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Center Innovation Fund: AFRC CIF

Real-Time Structural Overload Control via Control Allocation Optimization

Completed Technology Project
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Project Description

Aircraft used for Real-Time Structural Overload Control project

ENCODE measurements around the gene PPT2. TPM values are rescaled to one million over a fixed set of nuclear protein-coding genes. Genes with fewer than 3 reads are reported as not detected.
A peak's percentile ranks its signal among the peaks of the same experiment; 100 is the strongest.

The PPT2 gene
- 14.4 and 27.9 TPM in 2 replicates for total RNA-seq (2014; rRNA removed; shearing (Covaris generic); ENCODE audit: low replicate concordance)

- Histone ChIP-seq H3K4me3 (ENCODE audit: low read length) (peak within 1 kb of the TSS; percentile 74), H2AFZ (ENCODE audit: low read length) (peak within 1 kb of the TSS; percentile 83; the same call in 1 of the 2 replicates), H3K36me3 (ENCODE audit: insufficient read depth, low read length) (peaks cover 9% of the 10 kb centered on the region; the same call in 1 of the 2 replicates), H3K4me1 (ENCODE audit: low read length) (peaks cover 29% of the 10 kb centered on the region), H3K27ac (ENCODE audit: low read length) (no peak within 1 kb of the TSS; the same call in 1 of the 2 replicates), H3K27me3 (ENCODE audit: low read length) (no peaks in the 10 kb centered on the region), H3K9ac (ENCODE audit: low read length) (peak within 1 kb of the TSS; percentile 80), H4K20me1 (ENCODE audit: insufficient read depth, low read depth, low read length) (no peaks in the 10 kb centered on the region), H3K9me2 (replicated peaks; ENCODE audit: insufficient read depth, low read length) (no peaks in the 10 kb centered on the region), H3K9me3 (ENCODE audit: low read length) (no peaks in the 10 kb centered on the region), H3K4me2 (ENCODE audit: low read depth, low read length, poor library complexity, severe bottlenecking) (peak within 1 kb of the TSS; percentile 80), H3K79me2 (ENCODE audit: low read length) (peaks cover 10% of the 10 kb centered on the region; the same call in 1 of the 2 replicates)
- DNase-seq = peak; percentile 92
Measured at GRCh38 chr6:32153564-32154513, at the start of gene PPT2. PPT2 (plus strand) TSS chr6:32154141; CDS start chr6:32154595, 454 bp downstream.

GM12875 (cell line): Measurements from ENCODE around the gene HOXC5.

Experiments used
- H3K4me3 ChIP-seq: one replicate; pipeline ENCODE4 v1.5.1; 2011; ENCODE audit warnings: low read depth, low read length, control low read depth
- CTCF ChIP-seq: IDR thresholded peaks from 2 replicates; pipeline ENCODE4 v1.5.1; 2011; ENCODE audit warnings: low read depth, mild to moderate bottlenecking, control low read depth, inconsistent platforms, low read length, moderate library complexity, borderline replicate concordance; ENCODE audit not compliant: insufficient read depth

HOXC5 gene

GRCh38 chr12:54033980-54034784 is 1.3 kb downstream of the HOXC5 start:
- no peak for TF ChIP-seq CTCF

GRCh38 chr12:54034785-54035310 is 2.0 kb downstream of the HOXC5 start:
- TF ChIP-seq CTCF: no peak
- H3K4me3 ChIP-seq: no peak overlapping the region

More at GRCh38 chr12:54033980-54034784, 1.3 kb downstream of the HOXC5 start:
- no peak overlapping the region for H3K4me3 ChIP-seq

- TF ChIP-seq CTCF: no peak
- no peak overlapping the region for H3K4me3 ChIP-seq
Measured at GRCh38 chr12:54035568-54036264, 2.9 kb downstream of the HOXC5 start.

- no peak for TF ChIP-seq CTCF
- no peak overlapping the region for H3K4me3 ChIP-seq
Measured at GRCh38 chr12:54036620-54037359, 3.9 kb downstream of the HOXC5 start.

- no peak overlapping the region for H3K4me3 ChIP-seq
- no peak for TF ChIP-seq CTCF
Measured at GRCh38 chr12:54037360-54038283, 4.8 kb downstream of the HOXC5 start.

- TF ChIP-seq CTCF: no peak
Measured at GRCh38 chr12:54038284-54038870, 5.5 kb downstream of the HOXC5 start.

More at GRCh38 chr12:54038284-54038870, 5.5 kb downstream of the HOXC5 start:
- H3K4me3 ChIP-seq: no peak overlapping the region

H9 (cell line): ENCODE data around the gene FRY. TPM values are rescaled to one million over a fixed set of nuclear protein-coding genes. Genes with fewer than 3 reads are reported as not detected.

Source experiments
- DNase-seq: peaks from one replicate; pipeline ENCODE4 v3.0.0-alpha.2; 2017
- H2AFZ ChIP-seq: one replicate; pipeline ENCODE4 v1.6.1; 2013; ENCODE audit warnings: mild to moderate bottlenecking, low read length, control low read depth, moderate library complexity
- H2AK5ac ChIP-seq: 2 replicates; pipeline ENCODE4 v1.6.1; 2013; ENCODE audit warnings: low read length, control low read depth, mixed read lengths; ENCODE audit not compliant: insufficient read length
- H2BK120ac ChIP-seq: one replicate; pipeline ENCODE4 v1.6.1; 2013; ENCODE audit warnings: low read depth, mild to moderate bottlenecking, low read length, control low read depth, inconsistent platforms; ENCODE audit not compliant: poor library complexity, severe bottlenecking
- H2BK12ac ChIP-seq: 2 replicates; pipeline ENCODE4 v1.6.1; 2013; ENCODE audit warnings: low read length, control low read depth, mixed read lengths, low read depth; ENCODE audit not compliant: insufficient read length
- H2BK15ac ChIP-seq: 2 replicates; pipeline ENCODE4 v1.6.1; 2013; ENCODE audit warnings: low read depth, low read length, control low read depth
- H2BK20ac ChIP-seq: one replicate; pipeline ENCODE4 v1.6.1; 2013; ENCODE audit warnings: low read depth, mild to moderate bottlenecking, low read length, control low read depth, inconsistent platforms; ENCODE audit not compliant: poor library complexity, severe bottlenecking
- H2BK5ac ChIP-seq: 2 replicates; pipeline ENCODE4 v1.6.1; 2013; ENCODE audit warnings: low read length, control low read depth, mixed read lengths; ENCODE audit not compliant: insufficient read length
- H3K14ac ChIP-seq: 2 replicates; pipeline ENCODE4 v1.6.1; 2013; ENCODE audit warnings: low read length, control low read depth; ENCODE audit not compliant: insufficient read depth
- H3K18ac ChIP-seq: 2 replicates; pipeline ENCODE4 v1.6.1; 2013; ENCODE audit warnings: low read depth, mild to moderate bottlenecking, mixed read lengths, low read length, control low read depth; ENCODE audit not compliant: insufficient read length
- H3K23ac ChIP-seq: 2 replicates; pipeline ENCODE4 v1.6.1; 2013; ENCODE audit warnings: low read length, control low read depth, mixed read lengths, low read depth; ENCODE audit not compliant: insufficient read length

Optimal Control Allocation for Active Load Suppression (OCAALS) is an optimal control surface allocation technique that employs real-time measurements to actively respond to and protect against damage due to structural overload. The technique utilizes load feedback to determine when a structural element is approaching its load limit. The innovation then shifts loading away from the affected element to prevent structural overload and maintain performance. The impact of this flight-tested technology is potentially significant for aircraft, rockets, and industrial robotics, as it will enable designs that do not require excessive structural margins to account for unexpected maneuver loads and damage tolerance. This optimal control surface allocation technique employs real-time measurements to actively respond to and protect against damage due to structural overload. The technique utilizes load feedback to determine when a structural element is approaching its load limit. The innovation then shifts loading away from the affected element to prevent structural overload and maintain performance. The impact of this flight-tested technology is potentially significant for aircraft, rockets, and industrial robotics, as it will enable designs that do not require excessive structural margins to account for unexpected maneuver loads and damage tolerance. Work to date: Using NASA's Full-Scale Advanced Systems Testbed (FAST) aircraft, the Armstrong team designed and carried out a three-flight experiment to test the effectiveness of an optimal control allocator with strain gauge feedback to study control and load allocation. The experiment successfully demonstrated that the technology will actively limit measured aileron hinge moments and reallocate the pilot-commanded body rates to other control surfaces, such as trailing-edge flaps and stabilators. The technique limited the imparted aileron loads but still provided pilots with the commanded vehicle response. Armstrong has filed a provisional patent for the technology. Looking ahead: The Armstrong team received a Phase I Seedling Fund award from NASA's Aeronautics Research Mission Directorate (ARMD) to further mature the technology in 2015. Future tests will employ more advanced and unique sensor technologies that will improve both the robustness of the approach as well as the ability to measure the load throughout the vehicle structure. This technology could open the door to truly novel approaches to vehicle and control system design. Benefits Effective: Identifies the optimum control surface usage for a given maneuver for both performance and structural loading Efficient: Enables lighter weight aircraft structures Automated: Monitors and adapts to numerous damage scenarios in real time Economical: Decreases the need for repairs and general maintenance Safe: Increases aircraft robustness in control-loss scenarios Applications Jet aircraft Rocket controls Industrial robotics Structural health monitoring and load alleviation More »

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